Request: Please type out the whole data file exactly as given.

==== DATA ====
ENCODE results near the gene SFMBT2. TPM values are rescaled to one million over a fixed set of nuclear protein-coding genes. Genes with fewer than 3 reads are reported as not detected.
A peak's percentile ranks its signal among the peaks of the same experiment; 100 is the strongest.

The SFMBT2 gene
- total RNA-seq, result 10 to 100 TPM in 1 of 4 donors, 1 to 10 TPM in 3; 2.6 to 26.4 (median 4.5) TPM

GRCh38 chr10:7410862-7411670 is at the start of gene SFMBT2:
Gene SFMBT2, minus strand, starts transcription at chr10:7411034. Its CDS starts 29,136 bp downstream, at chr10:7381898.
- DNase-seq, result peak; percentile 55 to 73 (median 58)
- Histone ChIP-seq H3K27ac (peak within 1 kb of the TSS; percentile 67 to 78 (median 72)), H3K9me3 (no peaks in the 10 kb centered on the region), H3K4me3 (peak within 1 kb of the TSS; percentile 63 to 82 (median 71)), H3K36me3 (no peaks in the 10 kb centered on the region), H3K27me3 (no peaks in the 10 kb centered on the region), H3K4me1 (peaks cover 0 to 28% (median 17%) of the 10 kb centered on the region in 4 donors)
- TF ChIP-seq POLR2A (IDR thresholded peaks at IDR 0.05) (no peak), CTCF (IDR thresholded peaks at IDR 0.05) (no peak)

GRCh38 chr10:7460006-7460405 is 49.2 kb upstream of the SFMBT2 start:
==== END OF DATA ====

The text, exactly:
ENCODE results near the gene SFMBT2. TPM values are rescaled to one million over a fixed set of nuclear protein-coding genes. Genes with fewer than 3 reads are reported as not detected.
A peak's percentile ranks its signal among the peaks of the same experiment; 100 is the strongest.

The SFMBT2 gene
- total RNA-seq, result 10 to 100 TPM in 1 of 4 donors, 1 to 10 TPM in 3; 2.6 to 26.4 (median 4.5) TPM

GRCh38 chr10:7410862-7411670 is at the start of gene SFMBT2:
Gene SFMBT2, minus strand, starts transcription at chr10:7411034. Its CDS starts 29,136 bp downstream, at chr10:7381898.
- DNase-seq, result peak; percentile 55 to 73 (median 58)
- Histone ChIP-seq H3K27ac (peak within 1 kb of the TSS; percentile 67 to 78 (median 72)), H3K9me3 (no peaks in the 10 kb centered on the region), H3K4me3 (peak within 1 kb of the TSS; percentile 63 to 82 (median 71)), H3K36me3 (no peaks in the 10 kb centered on the region), H3K27me3 (no peaks in the 10 kb centered on the region), H3K4me1 (peaks cover 0 to 28% (median 17%) of the 10 kb centered on the region in 4 donors)
- TF ChIP-seq POLR2A (IDR thresholded peaks at IDR 0.05) (no peak), CTCF (IDR thresholded peaks at IDR 0.05) (no peak)

GRCh38 chr10:7460006-7460405 is 49.2 kb upstream of the SFMBT2 start: